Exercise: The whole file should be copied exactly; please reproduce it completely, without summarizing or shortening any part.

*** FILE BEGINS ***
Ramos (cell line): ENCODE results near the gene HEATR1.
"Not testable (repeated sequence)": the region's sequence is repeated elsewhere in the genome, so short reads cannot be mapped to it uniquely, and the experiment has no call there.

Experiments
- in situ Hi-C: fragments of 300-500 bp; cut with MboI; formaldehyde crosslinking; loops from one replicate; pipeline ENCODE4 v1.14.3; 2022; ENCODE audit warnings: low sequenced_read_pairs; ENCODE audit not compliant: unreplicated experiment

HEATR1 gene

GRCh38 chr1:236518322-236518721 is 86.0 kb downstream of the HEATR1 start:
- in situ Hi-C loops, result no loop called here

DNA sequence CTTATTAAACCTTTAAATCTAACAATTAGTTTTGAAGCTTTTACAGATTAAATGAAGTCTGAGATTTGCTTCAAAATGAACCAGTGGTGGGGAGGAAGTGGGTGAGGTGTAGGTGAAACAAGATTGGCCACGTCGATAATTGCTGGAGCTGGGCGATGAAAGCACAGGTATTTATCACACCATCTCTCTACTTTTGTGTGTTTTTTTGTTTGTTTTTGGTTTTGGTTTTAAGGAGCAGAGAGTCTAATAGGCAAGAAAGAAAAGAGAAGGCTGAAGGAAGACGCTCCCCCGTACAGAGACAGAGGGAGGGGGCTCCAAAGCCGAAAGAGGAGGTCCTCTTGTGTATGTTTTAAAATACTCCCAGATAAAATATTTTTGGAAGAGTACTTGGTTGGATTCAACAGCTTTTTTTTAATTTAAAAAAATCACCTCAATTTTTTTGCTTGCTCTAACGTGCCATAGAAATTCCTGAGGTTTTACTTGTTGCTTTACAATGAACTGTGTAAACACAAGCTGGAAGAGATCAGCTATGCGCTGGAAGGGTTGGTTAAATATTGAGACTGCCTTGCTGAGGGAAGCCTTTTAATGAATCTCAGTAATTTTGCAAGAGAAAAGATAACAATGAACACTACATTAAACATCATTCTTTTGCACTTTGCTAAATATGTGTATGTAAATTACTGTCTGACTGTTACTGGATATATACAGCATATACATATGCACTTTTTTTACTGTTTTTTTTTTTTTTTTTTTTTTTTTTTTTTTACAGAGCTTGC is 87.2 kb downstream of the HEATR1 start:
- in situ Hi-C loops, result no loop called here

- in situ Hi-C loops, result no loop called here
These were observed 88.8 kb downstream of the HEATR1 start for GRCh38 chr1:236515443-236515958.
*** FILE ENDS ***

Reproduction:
Ramos (cell line): ENCODE results near the gene HEATR1.
"Not testable (repeated sequence)": the region's sequence is repeated elsewhere in the genome, so short reads cannot be mapped to it uniquely, and the experiment has no call there.

Experiments
- in situ Hi-C: fragments of 300-500 bp; cut with MboI; formaldehyde crosslinking; loops from one replicate; pipeline ENCODE4 v1.14.3; 2022; ENCODE audit warnings: low sequenced_read_pairs; ENCODE audit not compliant: unreplicated experiment

HEATR1 gene

GRCh38 chr1:236518322-236518721 is 86.0 kb downstream of the HEATR1 start:
- in situ Hi-C loops, result no loop called here

DNA sequence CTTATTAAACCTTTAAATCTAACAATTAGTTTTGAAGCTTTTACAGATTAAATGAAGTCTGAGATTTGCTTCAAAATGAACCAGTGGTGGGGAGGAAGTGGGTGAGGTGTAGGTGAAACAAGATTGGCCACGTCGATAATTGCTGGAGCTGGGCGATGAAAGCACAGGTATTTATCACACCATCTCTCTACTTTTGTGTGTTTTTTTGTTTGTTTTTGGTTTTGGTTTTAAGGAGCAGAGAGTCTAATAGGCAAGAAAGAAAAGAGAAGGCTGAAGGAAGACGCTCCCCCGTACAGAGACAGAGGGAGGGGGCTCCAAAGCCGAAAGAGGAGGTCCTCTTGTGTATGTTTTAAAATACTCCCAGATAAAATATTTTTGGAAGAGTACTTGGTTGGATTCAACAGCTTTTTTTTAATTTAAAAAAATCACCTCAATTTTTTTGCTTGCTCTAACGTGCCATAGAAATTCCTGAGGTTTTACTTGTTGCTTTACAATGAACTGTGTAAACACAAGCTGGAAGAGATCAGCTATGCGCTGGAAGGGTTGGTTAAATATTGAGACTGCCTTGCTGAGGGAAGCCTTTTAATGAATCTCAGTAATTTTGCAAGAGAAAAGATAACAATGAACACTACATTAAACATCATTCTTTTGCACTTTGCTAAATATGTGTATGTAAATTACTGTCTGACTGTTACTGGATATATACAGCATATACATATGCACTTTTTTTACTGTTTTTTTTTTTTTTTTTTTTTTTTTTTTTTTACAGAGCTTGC is 87.2 kb downstream of the HEATR1 start:
- in situ Hi-C loops, result no loop called here

- in situ Hi-C loops, result no loop called here
These were observed 88.8 kb downstream of the HEATR1 start for GRCh38 chr1:236515443-236515958.